From long before the invention of the wheel to long after the colonization of Mars and interstellar journeys, the quest for innovation was, is, and will always be part of who we are as humans. It is in our genes to keep searching, finding, inventing, questioning and reinventing ourselves.
All you have to do is look at children playing. How many times have we heard: "Now we're going to say that..." and it all started. The stick to which a piece of cloth is attached becomes a rallying flag, the cardboard box becomes a ship proudly facing the breaking waves of an angry ocean... and all of this takes place in a playroom that, in the midst of an adventure, becomes a desert island where a magnificent treasure is hidden.
It is in this imagination that ideas originate, that the "And why not... " sprouts in a creator's mind.
To discover what Canadians have invented throughout history, we offer you a long format divided into different chapters, starting with what defines this country, winter.
Year of invention: 1968
It was in the 1960s that three Canadians commercialized the IMAX projection. At Expo 67 in Montreal, films by directors Graeme Ferguson, Robert Kerr and Roman Kroitor were screened on multiple giant screens and quickly became popular with the general public. Based on this success, they founded IMAX Corporation to perfect the technology and invent invent a new process using a single projector. Unlike conventional projectors, the film runs horizontally so that the image width is greater than the width of the film.
Year of invention: 1932
Created by Canadian cartoonist Joe Shuster and American writer Jerry Siegel in 1932. In the original version, Superman's alter ego, Clark Kent, works at the Daily Star, which is named after the Toronto Star in a city called Metropolis, modelled after Toronto. And the newspaper building was based on the old Star’s old haunts at 80 King St. W.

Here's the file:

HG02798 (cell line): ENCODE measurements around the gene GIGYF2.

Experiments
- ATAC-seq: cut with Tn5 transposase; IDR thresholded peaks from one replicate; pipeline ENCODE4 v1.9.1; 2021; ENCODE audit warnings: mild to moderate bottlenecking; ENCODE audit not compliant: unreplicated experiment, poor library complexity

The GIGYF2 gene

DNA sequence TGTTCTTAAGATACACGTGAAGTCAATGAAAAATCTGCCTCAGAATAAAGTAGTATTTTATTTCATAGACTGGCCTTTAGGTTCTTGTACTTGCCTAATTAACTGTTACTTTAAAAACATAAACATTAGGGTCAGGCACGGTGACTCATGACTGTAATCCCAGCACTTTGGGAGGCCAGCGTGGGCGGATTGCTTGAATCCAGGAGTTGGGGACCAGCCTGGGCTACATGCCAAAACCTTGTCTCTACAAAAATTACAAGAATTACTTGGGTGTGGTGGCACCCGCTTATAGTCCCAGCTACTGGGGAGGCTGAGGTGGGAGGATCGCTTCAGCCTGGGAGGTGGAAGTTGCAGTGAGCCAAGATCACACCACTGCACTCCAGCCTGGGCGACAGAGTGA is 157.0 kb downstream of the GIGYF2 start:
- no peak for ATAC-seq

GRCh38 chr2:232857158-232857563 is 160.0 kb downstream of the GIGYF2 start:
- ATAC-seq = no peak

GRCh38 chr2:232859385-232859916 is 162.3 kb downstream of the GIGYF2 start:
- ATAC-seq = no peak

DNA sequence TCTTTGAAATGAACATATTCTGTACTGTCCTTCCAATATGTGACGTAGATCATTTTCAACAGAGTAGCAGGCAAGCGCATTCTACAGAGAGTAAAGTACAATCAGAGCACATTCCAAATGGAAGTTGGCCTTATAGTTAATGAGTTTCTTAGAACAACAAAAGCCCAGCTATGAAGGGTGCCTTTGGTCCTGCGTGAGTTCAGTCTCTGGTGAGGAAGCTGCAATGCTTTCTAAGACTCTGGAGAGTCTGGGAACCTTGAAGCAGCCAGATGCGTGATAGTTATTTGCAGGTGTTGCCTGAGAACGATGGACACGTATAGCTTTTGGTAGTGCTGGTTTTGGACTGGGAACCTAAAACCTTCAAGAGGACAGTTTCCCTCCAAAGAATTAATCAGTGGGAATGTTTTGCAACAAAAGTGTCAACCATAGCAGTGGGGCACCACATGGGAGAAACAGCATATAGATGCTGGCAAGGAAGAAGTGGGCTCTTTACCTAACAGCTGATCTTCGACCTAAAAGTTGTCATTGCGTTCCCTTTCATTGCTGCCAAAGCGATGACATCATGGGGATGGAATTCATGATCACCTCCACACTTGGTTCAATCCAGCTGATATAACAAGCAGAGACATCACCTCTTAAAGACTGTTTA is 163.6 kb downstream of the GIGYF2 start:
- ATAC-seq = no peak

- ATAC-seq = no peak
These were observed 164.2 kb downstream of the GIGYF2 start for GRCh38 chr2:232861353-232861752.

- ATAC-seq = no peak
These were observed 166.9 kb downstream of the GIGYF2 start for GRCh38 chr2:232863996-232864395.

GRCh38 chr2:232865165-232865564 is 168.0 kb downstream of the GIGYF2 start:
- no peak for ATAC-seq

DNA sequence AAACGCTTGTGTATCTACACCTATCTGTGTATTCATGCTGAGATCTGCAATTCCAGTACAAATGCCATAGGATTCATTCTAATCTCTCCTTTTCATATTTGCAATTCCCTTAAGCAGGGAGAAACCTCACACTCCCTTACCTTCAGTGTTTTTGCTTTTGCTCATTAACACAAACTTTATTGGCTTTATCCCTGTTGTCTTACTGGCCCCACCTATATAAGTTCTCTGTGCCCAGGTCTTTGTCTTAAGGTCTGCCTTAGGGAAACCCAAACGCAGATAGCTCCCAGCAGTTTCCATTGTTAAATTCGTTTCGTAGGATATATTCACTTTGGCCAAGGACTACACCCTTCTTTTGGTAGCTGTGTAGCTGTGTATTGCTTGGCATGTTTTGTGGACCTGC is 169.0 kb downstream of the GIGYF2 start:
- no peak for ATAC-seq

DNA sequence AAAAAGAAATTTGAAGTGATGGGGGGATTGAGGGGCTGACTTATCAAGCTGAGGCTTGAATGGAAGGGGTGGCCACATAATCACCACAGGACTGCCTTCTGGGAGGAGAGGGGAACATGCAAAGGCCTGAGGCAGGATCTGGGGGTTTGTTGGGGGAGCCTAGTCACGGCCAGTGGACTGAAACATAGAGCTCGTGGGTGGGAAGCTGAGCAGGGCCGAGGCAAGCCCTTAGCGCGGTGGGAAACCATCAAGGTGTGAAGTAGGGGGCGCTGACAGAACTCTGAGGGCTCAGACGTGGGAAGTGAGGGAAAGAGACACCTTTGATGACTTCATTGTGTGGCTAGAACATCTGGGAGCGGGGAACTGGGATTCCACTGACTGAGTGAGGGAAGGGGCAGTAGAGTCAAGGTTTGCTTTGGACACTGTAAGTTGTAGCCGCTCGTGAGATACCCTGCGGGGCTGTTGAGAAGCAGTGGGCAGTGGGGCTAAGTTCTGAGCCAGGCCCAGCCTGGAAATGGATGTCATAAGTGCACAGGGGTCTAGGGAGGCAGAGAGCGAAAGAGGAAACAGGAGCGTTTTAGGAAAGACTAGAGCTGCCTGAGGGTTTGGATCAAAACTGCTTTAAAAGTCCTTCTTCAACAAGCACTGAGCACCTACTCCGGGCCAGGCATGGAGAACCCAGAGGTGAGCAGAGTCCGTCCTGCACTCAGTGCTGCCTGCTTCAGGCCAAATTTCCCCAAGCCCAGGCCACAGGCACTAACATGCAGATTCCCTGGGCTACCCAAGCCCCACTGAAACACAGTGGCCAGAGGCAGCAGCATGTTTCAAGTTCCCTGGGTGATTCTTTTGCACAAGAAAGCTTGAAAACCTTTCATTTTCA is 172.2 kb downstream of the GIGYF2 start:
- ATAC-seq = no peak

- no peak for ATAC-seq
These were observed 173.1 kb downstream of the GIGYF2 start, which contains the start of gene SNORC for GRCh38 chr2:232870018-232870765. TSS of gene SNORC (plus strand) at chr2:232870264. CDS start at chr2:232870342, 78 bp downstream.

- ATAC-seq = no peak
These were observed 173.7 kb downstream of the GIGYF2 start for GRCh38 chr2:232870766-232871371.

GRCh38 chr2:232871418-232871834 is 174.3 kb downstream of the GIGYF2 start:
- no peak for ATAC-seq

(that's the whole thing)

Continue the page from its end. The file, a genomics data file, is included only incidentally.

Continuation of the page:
The name of the newspaper will later be changed to The Daily Planet.
Year of invention: 1891
James Naismith, a native of Almonte, Ontario, invented basketball in 1891 at the YMCA International Training School, now Springfield College, in Springfield, Massachusetts. As a physical education instructor, he created this new sport by taking up a teacher's challenge to develop a game that would keep students active during the winter months. He sought to develop a game that emphasizes skill rather than strength.
Invented by Donald L. Hings and Alfred J. Gross in 1942.
Donald Hings, an engineer and inventor, equipped the Canadian and British armed forces with a preliminary version of the portable two-way wireless radio (walkie-talkie) during World War II.
Hings was recognized by the Telecommunications Hall of Fame in 2006 because “his modifications of the two-way radio … which he evolved into the world’s first functional and operational walkie-talkie, saved the lives of thousands of British, Canadian and American troops during the Second World War and helped to usher modern telecommunications technologies into the military”.